GR housing inventory plummets
Homes selling within hours, not days, of listing leave first-time homebuyers frustrated.
(As seen on WZZM TV 13) The residential real estate market continues to remain tight in Grand Rapids, with an inventory that has decreased 61.9 percent during the past five years.
A study by Trulia found the Grand Rapids “trade-up” home inventory dropped 74.3 percent and “starter homes” dropped 70.5 percent, the most in the nation in each category. Home-for-sale inventory levels nationwide are at their lowest point since the industry began to recover from the Great Recession in 2012.
Grand Rapids realtors are finding Trulia’s study to be accurate, said Griffin Properties agent Jake Theoret.
“When I started, there was much more selection,” Theoret said. “At that point, buyers could ask for much more. Buyers aren’t asking for much now; they can’t be as picky, because there’s nothing else they can go into if that deal falls through.”
In February, the Grand Rapids area had 1,274 active residential listings, down 7.9 percent from last year, and more than 600 sales closed the same month, according to Ryan Ogle, broker and owner of Blu House Properties. Listings are at historic lows, Ogle said.
He said the inventory is tight because people are moving to West Michigan, college students are staying after graduation, sellers are nervous about ending up homeless after a quick sell and builders are swamped with higher-priced homes they make more money building.
Theoret said there have been numerous instances of a home listing at 4:30 p.m. and having multiple offers later that evening.
“It’s not uncommon for starter homes to sell within hours,” he said. “We’re starting to track days on market as hours, and that can be frustrating.”
According to Trulia, there were 277,937 starter homes on the market in the first quarter of 2016 compared to 253,735 this year. The trade-up home market dropped from 249,316 to 229,585.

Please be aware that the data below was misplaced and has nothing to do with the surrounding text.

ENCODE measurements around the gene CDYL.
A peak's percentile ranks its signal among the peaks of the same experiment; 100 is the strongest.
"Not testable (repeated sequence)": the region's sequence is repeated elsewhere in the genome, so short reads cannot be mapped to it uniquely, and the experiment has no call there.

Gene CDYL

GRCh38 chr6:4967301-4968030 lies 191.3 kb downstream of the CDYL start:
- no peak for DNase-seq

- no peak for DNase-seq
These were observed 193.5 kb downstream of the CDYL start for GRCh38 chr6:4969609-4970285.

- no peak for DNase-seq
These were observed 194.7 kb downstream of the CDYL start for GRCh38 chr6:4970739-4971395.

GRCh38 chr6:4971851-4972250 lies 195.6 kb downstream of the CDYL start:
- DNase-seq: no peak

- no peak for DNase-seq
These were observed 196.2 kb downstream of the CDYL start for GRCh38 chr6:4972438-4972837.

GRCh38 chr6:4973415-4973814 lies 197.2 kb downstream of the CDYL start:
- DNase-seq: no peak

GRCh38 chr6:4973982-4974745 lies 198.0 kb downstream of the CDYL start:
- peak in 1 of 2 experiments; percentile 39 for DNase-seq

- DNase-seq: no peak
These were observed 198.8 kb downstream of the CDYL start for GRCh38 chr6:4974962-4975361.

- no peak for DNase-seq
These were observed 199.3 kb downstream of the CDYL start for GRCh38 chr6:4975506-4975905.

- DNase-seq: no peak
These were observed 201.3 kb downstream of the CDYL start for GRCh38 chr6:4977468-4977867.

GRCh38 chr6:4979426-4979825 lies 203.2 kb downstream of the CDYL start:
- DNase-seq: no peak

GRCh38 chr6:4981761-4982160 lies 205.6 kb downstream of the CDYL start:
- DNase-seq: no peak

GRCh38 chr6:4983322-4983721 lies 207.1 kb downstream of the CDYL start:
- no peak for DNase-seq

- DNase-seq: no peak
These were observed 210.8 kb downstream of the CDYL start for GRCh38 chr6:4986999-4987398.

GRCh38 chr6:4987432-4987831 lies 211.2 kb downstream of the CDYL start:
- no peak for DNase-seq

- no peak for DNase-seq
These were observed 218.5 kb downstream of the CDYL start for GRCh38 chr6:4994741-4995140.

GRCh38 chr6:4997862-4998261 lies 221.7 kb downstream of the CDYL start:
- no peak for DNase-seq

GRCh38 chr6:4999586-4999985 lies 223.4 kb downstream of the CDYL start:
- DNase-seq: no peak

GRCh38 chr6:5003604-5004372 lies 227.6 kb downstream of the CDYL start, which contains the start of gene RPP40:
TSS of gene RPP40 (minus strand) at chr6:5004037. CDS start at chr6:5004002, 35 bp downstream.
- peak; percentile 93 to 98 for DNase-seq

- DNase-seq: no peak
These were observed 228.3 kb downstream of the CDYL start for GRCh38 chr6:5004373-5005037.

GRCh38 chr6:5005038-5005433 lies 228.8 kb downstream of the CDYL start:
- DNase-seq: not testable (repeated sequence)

Trulia’s study found the tight inventory is pushing affordability out of reach for homeowners, with starter and trade-up homebuyers needing to spend 2.9 percent and 1.6 percent more of their income, respectively, on homes than the same time last year. The median list price for starter homes is $165,015, while a trade-up’s median listing is $289,455. Premium homes are faring better with potential buyers needing to spend less than 1 percent more. The median listing for a premium home is $614,143.
Home sales in February remained 5.4 percent above the levels reported last year, but jumped from 4.69 million in January to 5.48 million last month, according to the National Association of Realtors (NAR).
“Realtors are reporting stronger foot traffic from a year ago, but low supply in the affordable price range continues to be the pest that's pushing up price growth and pressuring the budgets of prospective buyers,” NAR Chief Economist Lawrence Yun said. “Newly listed properties are being snatched up quickly so far this year and leaving behind minimal choices for buyers trying to reach the market.”
Griffins Properties agent Steve Van Wyck said he works with a lot of first-time homebuyers who have had their hearts broken day after day as homes can receive 10 to 20 offers quickly following the listing. Nationwide, properties stayed on the market for an average of 45 days in February, according to data from NAR.
“It’s diving in with all chips in,” Van Wyck said. “Whatever it takes to own a home.”
Sellers previously headed to closings ready to hand over the keys, which is where Theoret said there is beginning to be more flexibility, negotiating time for a seller to find a new house on the other side of closing.
While the inventory is tight and homes sell quickly, the market is not completely out of control, Theoret said.
“The selection is few, but people are still getting into the houses,” he said.
Ogle suggested building more homes in the $300,000-and-below range. Those on the fence about selling also could help increase inventory, he said.
“The word needs to get out that it is a sellers’ market and a great time to sell,” Ogle said. “People’s homes are worth a lot more than they think. A lot of homeowners who are not looking to move don't follow the market conditions. They have no idea that they could sell their home for so much money right now.”
Relief could come in the form of financing, since the Federal Reserve raised its interest rate 25 basis points earlier this month to 1 percent. Two more rate hikes are forecasted for this year, which could push prices beyond affordability and cut buyers out of the market.
The average rate on a 30-year, fixed-rate mortgage was 3.65 percent in 2016, but crept up to 4.15 percent in January and 4.17 percent in February, according to Freddie Mac.
Yun said the affordability constraints could keep renters from buying into homes, suggesting rental demand will remain high.
More houses also find “For Sale” signs in front of them as the weather warms up.
“There’s something to be said about affordability with low interest rates,” Theoret said. “There are more listings coming on the market, but they’re going just as fast because of the pent-up demand. It’s a great time to sell, no matter what time of year.”